Chicagonomics: The Evolution of Chicago Free Market Economics by Lanny Ebenstein 

The so-called Chicago School of economics was the last great political-economic school of thought to emerge in the US. It blended libertarian political ideas with simple mathematical modelling, all organised around one central principle - that markets work.

Many influential ideas and schools have emerged since the Chicago School, but all of them have been either limited in scope or have avoided mixing political ideology with assessment of the facts. Chicago was grandiose, sweeping and uncompromising.

It attracted some of the world's brightest minds and had a huge and lasting impact on Western economic policies. In Chicagonomics, Lanny Ebenstein, a historian of economics, tells the tale of how this intellectual movement came together and found its destiny. 

Superforecasting: The Art and Science of Prediction by Philip E Tetlock and Dan Gardner 

The books so far have been all about theory - about how economists and policy makers hunt around for something that seems to make sense. But it's nice to know that sometimes, social scientists can predict the future.

Phil Tetlock and Dan Gardner have written an excellent book about the times that forecasting has worked. Drawing on lessons gleaned from observing individuals who have been remarkably successful at predicting political and economic events, Tetlock and Gardner offer their scholarly insight into how forecasting should best be done. 

These five titles are culled from a longer reading list that would include Martin Ford's chilling Rise of the Robots. Many won't agree with Ford's policy prescriptions ("The machines are coming for the high-wage, high-skill jobs as well," Ford writes), but it is hard to ignore his arguments about the consequential structural shifts to the things we do and the way we do them brought about by automation.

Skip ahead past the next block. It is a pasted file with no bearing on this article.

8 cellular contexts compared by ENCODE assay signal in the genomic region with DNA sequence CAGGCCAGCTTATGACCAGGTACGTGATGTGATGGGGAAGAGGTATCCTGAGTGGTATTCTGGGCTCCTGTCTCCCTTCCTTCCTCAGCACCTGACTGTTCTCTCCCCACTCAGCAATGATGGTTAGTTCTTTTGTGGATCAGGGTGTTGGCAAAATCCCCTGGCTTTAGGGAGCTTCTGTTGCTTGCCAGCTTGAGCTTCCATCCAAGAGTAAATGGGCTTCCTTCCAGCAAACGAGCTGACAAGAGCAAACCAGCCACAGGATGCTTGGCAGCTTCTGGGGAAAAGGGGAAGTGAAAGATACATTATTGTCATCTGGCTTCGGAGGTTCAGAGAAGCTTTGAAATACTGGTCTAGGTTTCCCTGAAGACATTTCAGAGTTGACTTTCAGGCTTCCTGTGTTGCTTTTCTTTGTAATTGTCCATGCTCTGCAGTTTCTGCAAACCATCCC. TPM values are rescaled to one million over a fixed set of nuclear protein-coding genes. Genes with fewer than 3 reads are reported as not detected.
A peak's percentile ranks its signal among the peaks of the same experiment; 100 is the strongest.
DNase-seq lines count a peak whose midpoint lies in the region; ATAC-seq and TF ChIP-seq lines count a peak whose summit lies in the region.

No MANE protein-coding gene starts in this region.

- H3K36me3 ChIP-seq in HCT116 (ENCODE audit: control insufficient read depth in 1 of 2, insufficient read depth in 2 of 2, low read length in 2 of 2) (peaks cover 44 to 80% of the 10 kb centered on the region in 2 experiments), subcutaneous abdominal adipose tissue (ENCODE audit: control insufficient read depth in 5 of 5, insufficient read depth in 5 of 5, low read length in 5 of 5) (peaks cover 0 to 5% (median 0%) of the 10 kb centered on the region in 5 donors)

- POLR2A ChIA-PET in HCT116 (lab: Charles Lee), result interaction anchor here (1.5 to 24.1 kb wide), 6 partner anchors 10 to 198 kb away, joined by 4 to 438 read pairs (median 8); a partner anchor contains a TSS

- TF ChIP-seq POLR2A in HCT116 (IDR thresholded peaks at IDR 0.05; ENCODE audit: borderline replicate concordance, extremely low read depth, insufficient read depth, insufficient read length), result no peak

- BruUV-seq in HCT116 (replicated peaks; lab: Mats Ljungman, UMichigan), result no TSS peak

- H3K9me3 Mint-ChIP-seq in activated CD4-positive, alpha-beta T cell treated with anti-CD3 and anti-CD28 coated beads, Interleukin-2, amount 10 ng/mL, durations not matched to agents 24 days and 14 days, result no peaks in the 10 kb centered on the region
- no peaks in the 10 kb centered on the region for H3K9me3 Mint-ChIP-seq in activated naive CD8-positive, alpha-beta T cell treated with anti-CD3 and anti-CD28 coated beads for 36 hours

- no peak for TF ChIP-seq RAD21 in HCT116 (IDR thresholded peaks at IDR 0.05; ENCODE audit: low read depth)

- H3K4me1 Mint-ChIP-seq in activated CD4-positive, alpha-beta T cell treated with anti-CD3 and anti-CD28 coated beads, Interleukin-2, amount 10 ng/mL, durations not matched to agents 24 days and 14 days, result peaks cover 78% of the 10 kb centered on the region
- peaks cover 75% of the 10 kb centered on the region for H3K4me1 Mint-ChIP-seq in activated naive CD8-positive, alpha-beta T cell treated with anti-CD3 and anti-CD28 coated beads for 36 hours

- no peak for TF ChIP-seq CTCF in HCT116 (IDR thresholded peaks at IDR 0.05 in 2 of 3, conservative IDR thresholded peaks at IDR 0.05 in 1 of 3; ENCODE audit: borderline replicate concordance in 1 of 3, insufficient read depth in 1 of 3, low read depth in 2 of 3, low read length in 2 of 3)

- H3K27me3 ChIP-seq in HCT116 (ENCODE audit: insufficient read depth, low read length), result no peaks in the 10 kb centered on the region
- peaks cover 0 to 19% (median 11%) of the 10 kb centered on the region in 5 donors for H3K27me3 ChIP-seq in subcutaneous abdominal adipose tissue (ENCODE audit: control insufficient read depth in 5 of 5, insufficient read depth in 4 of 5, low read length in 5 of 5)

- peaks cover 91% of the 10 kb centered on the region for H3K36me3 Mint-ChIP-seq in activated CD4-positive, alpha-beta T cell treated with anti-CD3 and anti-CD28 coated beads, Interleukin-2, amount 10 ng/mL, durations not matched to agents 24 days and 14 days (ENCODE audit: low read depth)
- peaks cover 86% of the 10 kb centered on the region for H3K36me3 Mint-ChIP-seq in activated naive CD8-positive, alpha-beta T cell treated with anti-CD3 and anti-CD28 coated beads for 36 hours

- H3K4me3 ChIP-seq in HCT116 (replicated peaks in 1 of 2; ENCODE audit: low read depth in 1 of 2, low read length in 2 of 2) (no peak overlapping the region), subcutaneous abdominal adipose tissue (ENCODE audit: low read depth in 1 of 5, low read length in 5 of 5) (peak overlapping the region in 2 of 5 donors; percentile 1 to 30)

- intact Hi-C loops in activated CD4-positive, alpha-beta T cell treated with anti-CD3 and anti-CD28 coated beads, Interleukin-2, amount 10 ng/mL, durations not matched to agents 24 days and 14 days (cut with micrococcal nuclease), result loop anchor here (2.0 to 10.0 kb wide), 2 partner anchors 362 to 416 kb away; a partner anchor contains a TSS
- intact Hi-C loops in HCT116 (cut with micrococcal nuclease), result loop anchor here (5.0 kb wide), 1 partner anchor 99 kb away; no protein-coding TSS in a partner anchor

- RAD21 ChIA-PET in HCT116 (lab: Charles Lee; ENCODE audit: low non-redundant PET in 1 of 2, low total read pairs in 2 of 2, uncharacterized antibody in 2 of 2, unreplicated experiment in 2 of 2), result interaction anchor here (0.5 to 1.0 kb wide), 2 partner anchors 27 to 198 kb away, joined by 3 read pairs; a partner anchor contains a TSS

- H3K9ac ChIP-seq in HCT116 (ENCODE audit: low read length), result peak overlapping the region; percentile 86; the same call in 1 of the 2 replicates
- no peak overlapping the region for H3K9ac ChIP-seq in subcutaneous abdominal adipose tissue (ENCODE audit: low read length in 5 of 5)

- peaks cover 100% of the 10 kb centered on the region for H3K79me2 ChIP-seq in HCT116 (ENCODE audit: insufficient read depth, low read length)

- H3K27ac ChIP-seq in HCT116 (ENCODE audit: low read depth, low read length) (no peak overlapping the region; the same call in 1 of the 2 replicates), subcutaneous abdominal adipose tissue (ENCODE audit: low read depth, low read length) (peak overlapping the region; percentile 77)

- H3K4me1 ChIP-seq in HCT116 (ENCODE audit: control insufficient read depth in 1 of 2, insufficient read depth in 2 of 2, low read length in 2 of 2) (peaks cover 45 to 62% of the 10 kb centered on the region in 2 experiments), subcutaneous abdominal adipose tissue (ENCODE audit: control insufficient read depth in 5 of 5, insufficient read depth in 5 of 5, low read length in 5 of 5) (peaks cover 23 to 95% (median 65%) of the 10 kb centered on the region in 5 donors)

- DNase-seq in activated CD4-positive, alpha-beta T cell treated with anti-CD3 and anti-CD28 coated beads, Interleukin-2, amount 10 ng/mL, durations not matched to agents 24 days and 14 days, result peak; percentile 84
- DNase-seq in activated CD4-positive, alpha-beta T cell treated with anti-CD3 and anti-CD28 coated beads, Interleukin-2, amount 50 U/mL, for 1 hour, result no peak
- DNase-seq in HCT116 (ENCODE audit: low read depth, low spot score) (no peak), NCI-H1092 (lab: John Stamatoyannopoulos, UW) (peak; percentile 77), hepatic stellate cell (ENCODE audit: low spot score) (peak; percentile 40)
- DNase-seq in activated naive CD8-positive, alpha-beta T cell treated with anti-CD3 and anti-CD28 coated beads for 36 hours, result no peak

Should you have any doubt about the potential power of disruptors, especially during this phase of great technological advancement and individual empowerment, Stephen Witt's How Music Got Free is a must-read. It flows like a captivating novel, taking the reader through the historic upending of the music industry via a grass-roots revolution triggered in a most unlikely manner.

Having worked in finance, I feel compelled to list a book that takes a refreshing, and far from comforting, look at the industry. In Other People's Money: The Real Business of Finance, author John Kay pushes us to question how the industry has approached and performed its basic function of intermediating savings and other loanable funds to productive activities.

All these books should be read by anyone interested in economics and how it shapes our world. They will help readers understand and challenge decision-making in companies, governments and households.

They remind us of the challenges to the "rational" responses that are modelled in many conventional theories and still dominate the mind-set of too many leaders in both the public and private sectors. And they highlight why we should work harder to reduce the risk of inadequate decision-making, especially in this highly fluid context.

Poor decisions, and by people who should have known better, played an important role in undermining Blackberry. Losing the Signal, by Jacquie McNish and Sean Silcoff, tells the story of the company's fall from a dominant position that also provided a virtual definition and naming of the sector. This once high-flying company fell victim to a series of internal corporate conflicts and stunningly poor individual and collective responses.

My final recommendation is Unfinished Business: Women Men Work Family, by Anne-Marie Slaughter. Research and personal experience have made me a huge believer in the power of cognitive diversity. Yet, as a society and as individuals, we continue to undermine the type of inclusiveness - of gender, race and culture - that is needed and attainable.

Slaughter provides a compelling narrative of the what, why and so what of foregone opportunities. She supplies possible solutions that are relevant, not just to policy makers and business leaders, but also to parents looking to level the playing field for the next generations.